Mr. Andy Kessler wrote an article in Wall Street Journal earlier this week which caught my attention. The article was named “Don’t Tread on Me—or Make Me Stand in Line”. In the article Mr. Kessler point out some pretty important facts as to how technology the last 20 years has increased productivity and that the queue-quashing has just begun. He is definitely right on that point.
The subject Mr. Kessler brings up is of great importance. It’s about valuing peoples time, it’s about providing great service and it’s ultimately about great customer experiences. Mr. Kessler’s hypothesis is the following: “Americans will put up with just about anything—except for waiting in line”.
Is this really true?
I work for a company that is the world’s leading supplier of systems to liberate people from standing in line. We have a quarter of the world’s population passing through one of our systems every year, in more than 100 countries including the US. So, I speak with a bit of confidence that I know something on the subject on a global basis. In fact I recently wrote a blog post on the subject called “This is why you stand in line – and why you hate it”.
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These are some of the points made in Mr. Kessler’s article:
- Europeans seem to relish a chance to wait.
- The underlying technology of line avoidance is a great American success story
- Sometimes it seems like the only lines left in America are at airport security
The frontier in thought leadership and technology development to eliminate waiting in line is not currently residing in the US. Already 30 years ago, the first virtual queuing system (same principle as Disney is using) was invented by a Swedish restaurant owner wanting to provide exceptional experience to his guests and to eliminate waiting lines.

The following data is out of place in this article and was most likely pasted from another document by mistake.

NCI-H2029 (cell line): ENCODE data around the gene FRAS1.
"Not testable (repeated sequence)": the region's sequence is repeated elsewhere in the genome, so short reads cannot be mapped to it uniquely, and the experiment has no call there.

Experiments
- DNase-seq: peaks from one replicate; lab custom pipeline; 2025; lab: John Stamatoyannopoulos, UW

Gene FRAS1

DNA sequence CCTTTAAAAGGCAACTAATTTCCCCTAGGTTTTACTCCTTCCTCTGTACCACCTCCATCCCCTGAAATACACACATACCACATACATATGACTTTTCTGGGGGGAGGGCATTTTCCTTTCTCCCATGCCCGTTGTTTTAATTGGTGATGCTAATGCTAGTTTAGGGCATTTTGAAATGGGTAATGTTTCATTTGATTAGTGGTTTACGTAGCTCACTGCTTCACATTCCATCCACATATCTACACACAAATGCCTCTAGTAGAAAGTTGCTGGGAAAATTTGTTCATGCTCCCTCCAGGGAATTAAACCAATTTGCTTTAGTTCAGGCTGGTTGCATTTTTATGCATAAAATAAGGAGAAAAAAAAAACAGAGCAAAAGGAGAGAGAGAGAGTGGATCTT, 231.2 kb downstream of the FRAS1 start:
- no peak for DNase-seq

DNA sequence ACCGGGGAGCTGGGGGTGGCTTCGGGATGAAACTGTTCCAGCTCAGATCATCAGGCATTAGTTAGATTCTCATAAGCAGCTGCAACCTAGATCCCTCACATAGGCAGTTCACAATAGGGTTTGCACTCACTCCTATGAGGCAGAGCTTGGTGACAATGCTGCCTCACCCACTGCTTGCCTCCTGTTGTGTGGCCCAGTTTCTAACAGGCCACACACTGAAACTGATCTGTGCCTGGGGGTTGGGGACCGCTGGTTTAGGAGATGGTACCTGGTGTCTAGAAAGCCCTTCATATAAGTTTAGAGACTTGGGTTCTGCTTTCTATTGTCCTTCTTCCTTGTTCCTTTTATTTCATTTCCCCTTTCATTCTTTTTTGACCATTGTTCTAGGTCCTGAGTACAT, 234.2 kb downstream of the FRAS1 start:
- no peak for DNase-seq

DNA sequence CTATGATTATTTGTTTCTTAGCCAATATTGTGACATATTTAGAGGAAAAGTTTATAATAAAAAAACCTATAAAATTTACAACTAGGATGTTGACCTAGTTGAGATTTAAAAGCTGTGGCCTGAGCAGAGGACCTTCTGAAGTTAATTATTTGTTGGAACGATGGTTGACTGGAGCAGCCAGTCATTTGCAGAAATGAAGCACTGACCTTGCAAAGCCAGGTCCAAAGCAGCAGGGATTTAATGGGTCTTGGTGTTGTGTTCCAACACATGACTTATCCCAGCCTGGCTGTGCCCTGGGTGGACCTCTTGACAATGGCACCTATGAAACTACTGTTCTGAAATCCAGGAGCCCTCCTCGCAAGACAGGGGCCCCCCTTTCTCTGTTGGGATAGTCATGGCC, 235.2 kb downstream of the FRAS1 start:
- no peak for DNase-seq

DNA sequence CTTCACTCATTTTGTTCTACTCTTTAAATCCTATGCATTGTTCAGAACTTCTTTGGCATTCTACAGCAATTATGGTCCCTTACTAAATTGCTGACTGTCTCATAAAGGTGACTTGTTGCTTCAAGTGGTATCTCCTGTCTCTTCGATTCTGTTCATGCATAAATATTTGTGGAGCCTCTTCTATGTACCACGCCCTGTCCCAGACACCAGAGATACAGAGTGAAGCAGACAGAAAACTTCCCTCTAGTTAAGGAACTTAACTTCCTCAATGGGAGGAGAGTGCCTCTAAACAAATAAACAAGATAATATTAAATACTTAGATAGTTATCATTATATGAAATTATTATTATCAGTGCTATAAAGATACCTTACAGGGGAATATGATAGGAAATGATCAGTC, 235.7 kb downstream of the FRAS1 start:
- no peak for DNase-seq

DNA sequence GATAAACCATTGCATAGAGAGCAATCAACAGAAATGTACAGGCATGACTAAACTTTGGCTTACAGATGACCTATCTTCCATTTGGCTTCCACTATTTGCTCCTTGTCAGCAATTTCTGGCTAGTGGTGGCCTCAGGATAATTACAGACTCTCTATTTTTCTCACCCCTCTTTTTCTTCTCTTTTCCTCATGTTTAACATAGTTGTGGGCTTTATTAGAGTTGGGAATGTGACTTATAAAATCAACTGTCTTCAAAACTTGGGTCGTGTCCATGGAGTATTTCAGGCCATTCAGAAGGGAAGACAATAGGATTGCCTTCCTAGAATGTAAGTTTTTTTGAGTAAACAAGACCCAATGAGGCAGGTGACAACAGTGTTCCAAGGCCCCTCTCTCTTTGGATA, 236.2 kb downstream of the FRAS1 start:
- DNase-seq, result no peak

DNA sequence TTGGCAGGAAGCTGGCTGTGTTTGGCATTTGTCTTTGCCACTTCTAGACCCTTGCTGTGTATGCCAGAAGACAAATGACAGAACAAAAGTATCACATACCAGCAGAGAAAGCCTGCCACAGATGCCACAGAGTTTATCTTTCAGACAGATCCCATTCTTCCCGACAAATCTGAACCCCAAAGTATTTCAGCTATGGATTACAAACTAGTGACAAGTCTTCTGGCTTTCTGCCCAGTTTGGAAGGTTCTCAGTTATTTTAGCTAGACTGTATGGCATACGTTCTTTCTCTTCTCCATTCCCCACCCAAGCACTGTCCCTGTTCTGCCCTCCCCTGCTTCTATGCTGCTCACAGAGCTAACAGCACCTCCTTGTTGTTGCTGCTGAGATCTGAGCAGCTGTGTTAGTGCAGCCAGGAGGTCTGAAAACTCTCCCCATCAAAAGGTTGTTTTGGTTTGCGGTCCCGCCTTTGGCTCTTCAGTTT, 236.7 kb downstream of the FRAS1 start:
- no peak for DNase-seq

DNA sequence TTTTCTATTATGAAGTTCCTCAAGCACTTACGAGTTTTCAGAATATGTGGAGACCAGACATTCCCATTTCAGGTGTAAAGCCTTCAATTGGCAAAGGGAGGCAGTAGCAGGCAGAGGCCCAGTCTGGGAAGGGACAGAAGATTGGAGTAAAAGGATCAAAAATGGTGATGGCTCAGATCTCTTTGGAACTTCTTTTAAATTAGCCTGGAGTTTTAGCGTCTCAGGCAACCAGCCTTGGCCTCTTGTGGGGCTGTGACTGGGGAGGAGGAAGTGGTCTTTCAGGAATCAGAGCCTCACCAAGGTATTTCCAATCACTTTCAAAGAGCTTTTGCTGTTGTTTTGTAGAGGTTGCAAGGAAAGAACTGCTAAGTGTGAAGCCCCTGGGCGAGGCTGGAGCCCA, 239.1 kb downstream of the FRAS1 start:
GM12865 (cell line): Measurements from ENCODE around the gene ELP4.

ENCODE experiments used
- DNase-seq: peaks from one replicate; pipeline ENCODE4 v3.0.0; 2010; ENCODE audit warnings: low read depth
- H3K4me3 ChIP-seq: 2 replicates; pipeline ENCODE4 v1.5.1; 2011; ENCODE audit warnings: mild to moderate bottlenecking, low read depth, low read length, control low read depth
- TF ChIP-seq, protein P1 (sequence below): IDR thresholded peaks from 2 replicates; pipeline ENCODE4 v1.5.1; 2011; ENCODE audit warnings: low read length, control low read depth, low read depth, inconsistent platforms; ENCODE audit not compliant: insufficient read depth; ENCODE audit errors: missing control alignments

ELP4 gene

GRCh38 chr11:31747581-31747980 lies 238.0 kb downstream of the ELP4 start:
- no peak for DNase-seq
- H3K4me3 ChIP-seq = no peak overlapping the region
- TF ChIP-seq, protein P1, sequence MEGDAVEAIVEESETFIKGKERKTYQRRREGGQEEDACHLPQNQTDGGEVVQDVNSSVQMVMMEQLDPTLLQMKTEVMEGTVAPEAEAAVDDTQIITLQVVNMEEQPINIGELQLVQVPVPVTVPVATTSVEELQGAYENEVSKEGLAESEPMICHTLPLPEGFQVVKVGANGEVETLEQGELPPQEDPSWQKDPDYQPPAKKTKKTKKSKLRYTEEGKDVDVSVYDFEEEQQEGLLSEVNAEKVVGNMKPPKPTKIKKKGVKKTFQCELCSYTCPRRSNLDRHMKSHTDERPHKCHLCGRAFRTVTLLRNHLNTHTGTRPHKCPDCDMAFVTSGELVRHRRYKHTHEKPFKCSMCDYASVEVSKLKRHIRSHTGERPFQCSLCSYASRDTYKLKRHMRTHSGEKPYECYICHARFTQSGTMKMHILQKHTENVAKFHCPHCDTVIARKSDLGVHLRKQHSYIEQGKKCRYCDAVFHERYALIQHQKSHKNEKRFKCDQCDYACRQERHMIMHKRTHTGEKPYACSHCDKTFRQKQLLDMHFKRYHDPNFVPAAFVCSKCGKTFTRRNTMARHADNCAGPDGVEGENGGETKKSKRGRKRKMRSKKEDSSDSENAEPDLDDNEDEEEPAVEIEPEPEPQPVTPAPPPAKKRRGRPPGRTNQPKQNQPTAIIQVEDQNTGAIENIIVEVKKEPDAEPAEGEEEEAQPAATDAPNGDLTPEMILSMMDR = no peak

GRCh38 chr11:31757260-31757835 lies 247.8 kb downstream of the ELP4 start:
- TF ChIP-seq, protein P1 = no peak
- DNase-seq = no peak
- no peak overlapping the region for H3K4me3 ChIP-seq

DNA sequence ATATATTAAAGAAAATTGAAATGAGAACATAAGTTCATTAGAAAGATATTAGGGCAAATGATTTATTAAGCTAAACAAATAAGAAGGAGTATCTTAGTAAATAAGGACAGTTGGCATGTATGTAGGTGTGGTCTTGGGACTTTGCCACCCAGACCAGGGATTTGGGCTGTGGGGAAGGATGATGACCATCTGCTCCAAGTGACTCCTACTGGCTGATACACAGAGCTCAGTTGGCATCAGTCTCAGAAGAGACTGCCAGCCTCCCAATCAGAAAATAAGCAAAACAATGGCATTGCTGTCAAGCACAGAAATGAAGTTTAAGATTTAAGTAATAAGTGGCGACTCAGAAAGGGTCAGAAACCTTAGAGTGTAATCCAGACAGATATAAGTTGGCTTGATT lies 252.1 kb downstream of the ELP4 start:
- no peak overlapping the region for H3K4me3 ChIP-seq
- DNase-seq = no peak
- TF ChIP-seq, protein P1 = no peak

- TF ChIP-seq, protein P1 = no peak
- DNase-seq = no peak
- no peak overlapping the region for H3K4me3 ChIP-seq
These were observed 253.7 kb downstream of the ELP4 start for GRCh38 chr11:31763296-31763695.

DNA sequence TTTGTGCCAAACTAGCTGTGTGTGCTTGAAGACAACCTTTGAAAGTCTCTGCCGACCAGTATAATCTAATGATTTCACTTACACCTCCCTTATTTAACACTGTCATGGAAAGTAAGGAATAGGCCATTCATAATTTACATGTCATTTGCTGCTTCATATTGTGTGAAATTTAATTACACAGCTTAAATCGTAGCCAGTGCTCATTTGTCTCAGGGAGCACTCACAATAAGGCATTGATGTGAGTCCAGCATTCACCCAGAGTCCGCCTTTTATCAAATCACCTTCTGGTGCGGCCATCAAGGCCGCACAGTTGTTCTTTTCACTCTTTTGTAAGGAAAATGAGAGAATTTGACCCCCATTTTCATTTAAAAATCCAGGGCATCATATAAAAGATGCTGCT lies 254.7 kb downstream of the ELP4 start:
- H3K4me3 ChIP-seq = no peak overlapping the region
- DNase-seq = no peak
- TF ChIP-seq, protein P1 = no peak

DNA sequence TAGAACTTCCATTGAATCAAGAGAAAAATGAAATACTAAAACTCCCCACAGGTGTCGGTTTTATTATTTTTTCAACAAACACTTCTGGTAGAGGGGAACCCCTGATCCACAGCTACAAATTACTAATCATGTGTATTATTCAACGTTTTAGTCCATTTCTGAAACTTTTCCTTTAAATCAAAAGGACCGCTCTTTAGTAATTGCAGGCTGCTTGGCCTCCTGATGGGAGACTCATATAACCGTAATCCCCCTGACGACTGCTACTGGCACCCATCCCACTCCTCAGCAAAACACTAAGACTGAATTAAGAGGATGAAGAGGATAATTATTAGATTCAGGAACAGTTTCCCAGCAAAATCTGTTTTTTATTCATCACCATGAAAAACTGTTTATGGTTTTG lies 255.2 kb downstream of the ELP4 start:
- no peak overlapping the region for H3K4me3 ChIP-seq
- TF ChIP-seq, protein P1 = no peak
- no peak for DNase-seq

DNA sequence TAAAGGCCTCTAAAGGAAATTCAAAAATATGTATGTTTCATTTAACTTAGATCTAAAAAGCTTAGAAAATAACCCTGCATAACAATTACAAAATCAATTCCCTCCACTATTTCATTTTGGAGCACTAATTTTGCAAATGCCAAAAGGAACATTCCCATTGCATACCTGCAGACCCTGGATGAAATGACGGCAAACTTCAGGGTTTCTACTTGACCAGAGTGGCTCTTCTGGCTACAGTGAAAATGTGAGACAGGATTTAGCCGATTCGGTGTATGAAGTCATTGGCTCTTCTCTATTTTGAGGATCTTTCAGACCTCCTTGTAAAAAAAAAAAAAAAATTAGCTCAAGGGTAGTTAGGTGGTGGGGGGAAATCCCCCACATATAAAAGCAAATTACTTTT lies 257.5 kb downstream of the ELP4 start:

So, contrary to Mr. Kessler’s view I would suggest that Americans stand in line too much to get service and they too often accept it. I think that Americans should do even more to put pressure on decisions makers to introduce market leading solutions that value their time better. I also suggest that decisions makers at service providing companies should be more open to well established, modern solutions that will help them, in the age of the customer, to provide excellent service and experiences.
Just to take on example, the European country Sweden where I currently live is probably the market leading country in the world regarding supermarket automatic check-outs. They have also since many years something called the 24 hrs eGovernment; I can do almost everything online including my tax reporting, the national Hospital systems is connected and I can electronically book a time online, I can look at my medical journals, I can review my medical prescriptions and buy the medicine online. And get it shipped home. The concept of DMV doesn’t even exist.
In Sweden you will also find solutions for virtual queuing and mobile solutions not only at amusements parks, but at major retail chains, banks, major hospitals and government offices – including the US Embassy :-) A similar development can be found in many countries in the world.
The really strong drive in this area currently comes from countries such as Dubai, Qatar and Kuwait. Also Scandinavia, Netherlands, Russia, South Africa and Singapore are countries where we see a lot of activities. We do also see very good signs in the US through our team there, so our ambition is to drive hard to make Mr. Kessler’s hypothesis become reality.
The hate of wasting time in line is not a US phenomenon. It’s universal. Let’s join global forces to liberate us from this so we can spend the time on more important matters.
Image Courtesy of Qmatic